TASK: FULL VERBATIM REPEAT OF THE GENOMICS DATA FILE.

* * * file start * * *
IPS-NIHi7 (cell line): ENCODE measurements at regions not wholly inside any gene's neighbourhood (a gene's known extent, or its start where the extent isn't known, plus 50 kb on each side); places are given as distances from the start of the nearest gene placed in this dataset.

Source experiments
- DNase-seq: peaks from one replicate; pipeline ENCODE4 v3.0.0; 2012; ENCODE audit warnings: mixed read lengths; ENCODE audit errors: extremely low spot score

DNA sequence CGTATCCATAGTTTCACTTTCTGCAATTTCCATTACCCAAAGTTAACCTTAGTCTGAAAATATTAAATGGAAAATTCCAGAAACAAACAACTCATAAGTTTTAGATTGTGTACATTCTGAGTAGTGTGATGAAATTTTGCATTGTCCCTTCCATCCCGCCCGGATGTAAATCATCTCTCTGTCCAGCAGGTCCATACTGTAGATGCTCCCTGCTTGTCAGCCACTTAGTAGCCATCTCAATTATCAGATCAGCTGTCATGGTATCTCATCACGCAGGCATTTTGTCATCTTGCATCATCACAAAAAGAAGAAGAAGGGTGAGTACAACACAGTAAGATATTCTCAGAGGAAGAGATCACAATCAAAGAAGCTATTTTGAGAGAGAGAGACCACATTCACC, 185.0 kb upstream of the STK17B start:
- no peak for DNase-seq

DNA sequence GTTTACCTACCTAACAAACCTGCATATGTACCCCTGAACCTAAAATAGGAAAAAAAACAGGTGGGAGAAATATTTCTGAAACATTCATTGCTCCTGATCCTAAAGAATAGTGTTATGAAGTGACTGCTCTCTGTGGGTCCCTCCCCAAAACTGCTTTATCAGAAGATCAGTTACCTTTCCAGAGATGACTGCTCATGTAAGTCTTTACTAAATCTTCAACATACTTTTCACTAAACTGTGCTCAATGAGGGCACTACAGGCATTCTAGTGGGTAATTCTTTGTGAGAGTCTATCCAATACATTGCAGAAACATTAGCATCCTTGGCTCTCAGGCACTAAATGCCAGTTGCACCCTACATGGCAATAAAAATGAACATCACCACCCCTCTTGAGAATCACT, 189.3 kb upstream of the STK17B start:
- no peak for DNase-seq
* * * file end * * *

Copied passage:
IPS-NIHi7 (cell line): ENCODE measurements at regions not wholly inside any gene's neighbourhood (a gene's known extent, or its start where the extent isn't known, plus 50 kb on each side); places are given as distances from the start of the nearest gene placed in this dataset.

Source experiments
- DNase-seq: peaks from one replicate; pipeline ENCODE4 v3.0.0; 2012; ENCODE audit warnings: mixed read lengths; ENCODE audit errors: extremely low spot score

DNA sequence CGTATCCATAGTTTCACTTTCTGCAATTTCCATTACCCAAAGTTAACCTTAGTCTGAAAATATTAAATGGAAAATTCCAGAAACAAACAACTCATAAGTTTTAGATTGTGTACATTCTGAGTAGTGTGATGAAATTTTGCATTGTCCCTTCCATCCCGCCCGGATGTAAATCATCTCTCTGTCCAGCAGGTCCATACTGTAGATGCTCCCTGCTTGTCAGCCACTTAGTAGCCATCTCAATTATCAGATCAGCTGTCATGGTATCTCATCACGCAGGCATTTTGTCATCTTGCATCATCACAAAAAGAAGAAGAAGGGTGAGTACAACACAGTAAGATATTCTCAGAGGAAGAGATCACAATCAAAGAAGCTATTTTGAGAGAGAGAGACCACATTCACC, 185.0 kb upstream of the STK17B start:
- no peak for DNase-seq

DNA sequence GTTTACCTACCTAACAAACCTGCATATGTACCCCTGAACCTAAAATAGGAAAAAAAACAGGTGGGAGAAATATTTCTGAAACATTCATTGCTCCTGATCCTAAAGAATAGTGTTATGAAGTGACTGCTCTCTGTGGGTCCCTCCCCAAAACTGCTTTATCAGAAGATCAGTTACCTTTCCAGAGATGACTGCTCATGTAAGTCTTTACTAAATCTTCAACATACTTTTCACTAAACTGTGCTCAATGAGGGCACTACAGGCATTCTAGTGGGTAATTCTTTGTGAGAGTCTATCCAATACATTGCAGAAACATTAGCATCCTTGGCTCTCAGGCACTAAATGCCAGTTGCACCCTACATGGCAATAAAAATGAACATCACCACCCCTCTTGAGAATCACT, 189.3 kb upstream of the STK17B start:
- no peak for DNase-seq